The CIPD outlook showed that 41% of respondents planned to increase staff levels while only 7% intended to decrease staff. Even as this figure changes and staff expansion levels of, the competition for available talent will likely remain strong.
Getting flexible in solving
In response to hiring and retention challenges, companies are taking new measures to meet demand, including upskilling current staff (41%), advertising jobs as flexible (35%), raising wages (29%) and hiring more apprentices (26%).
The challenges of a complex labor market are causing employers to re-examine both their internal talent functions and their external partnerships, including those with RPO and MSP providers. Recently Sevenstep examined rising expectations for talent solutions in the UK and across EMEA. Experience in the region points to several priorities that should shape expectations for the TA function and supporting solutions.
Improve visibility to see ahead.
A highly adaptable data and analytics platform should be a central resource in a solutions provider's arsenal for driving change, setting strategy and steering processes. Innovation in analytics technology makes the difference between drowning in numbers and identifying the best actions for the desired outcome.
Create access to an extended TA capability set.
An RPO or MSP partner must provide resources and capabilities positioned to deploy on demand and deliver on specific needs. Resources must be more than simply larger numbers of people; they must be people trained in the fields, skills and talent types being sought.
Move from HR goals to business goals.
Hiring a role quickly may indicate solid performance, but identifying a way to limit the hiring need by reducing turnover is a path of business impact. By understanding desired outcomes, an effective solutions partner can help reduce the hiring burden and enable the organization to navigate the region's labor market challenges.
More than half of HR professionals (56%) apply skills assessments as part of the hiring process, and 79% value the results of those assessments more than other criteria, such as years of experience. This data comes from research released in August by the Society for Human Resource Management (SHRM).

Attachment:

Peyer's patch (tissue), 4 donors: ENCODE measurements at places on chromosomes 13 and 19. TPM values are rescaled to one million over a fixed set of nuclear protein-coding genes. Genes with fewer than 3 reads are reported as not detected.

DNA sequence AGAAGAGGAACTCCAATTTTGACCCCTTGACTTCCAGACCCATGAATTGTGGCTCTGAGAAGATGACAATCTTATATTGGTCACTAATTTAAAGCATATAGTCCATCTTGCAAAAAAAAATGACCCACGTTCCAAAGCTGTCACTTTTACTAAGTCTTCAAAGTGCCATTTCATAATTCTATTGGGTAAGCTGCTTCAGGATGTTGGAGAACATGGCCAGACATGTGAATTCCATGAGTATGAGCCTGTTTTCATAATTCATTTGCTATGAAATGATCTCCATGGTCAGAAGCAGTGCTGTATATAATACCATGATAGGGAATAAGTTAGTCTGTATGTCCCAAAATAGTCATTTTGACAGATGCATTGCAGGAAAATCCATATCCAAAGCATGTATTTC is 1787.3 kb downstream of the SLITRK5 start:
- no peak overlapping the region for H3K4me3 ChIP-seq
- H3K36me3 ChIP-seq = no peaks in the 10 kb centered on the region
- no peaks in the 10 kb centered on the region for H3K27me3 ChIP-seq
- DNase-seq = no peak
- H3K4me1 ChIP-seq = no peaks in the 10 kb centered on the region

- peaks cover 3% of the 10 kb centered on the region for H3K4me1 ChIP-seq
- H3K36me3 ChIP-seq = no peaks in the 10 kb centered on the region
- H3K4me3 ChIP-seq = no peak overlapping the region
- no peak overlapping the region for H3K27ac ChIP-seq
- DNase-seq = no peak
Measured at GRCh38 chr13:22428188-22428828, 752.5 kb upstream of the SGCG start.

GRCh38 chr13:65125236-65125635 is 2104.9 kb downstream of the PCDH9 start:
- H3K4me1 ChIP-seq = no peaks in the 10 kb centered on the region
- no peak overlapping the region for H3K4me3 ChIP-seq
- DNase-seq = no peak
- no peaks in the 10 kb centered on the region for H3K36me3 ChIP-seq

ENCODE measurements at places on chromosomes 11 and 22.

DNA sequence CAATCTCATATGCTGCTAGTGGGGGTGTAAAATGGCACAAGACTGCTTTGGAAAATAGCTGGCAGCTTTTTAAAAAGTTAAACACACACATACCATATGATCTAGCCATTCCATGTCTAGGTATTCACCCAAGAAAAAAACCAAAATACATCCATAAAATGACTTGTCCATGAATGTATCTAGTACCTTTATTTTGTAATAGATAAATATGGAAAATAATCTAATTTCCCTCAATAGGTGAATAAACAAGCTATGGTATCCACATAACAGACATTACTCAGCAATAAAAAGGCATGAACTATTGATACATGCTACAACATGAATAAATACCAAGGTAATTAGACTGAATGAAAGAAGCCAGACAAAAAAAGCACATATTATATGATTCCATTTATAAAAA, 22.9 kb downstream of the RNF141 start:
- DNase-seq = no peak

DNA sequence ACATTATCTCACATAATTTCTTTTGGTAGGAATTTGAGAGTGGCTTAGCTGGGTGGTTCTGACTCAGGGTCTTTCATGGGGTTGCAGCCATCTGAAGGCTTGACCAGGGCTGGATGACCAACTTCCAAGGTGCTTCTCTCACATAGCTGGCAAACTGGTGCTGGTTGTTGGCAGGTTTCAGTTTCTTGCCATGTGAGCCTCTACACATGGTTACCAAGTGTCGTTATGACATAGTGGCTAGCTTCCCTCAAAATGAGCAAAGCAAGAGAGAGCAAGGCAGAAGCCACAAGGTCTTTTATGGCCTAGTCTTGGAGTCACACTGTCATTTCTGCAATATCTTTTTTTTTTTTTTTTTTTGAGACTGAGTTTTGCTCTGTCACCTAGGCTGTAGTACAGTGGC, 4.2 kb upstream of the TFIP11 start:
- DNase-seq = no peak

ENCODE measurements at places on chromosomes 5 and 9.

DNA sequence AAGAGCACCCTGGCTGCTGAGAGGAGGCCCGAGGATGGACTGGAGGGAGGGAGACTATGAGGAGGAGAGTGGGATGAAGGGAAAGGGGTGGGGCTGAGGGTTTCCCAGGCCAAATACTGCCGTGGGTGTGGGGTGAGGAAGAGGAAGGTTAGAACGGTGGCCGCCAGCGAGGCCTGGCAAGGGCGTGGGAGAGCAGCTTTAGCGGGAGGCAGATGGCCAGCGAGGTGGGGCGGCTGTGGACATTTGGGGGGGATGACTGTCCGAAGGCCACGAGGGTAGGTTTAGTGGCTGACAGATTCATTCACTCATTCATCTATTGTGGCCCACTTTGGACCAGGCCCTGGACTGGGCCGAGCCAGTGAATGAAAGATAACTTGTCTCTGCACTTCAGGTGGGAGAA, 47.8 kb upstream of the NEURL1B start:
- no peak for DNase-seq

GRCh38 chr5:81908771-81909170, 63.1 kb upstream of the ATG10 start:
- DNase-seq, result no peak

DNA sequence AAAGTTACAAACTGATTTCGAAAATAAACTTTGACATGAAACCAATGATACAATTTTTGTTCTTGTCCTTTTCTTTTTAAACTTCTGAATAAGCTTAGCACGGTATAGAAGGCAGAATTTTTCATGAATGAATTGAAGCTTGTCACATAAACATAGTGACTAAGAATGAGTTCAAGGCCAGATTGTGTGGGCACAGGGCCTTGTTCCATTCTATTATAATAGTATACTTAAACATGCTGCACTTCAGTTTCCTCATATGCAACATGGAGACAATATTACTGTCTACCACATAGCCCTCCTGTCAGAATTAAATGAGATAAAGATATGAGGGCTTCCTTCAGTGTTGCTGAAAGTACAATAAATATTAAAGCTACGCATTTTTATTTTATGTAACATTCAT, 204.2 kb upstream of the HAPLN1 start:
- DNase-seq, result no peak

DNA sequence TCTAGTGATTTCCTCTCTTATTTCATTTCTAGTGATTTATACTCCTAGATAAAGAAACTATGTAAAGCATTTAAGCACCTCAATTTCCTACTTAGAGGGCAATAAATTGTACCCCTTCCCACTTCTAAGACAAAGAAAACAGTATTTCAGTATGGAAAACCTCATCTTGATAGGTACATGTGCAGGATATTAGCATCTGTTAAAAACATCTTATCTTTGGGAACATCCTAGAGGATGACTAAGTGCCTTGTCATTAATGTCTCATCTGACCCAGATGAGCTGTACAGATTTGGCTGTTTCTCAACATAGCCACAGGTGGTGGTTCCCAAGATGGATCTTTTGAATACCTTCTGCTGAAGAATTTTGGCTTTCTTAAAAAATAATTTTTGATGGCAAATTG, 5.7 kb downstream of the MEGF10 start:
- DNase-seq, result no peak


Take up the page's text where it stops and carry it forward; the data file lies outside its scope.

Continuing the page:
The term Skilled Through Alternative Routes (STARs) has recently gained visibility as non-profit organizations and employers seek paths to understand and engage overlooked talent with in-demand skills. One organization estimates that 32 million STARs in the US have skills that qualify them for higher-wage work than their current jobs offer. Related data suggests many implications employers should consider, including:
Potential workforce supply: One study found that 50% of the US workforce does not have a college degree, but 69% of new jobs between 2012 and 2019 require a bachelor's degree or higher to apply. Removing degree requirements can dramatically expand access to workers.
Persistent barriers: The same study found that the percentage of STARs holding jobs that provided career gateways to advancement for their skills fell from 54% to 46%, and more than 7 million such jobs were lost to them due to increasing demands for college degrees. There is room to open the door to STARs at the entry-level.
A positive trend: The door to opportunity is quietly opening as employers slowly remove degree requirements from their jobs. Jobs advertised on LinkedIn not requiring degrees rose from 15% in 2020 to 20% in 2022. Reaching out to STARs can yield a competitive advantage in securing talent.
Increasing business focus: One Deloitte survey found that 60% of surveyed business executives valued the concept of "fractionalized work" in which workers flexibly flowed to work and tasks based on their skills. Rethinking an organization's approach to work may help open more opportunities to STARs with vital skills.
Economic forces are likely to accelerate the push toward skills-based hiring as competition for certain workers continues to grow. To put skills at the forefront of talent acquisition, organizations will need to touch on several areas of need.
Rethink roles and skills
Re-defining resource needs by skill instead of traditional role requirements and educational demands is no small task. But the case for doing so is compelling, as skills-based requirements can often open a role to high-quality talent that may otherwise not apply. Organizations are not only reconsidering requirements for established positions, but in more advanced cases, they may consider breaking up and reinventing roles based on how skills are applied.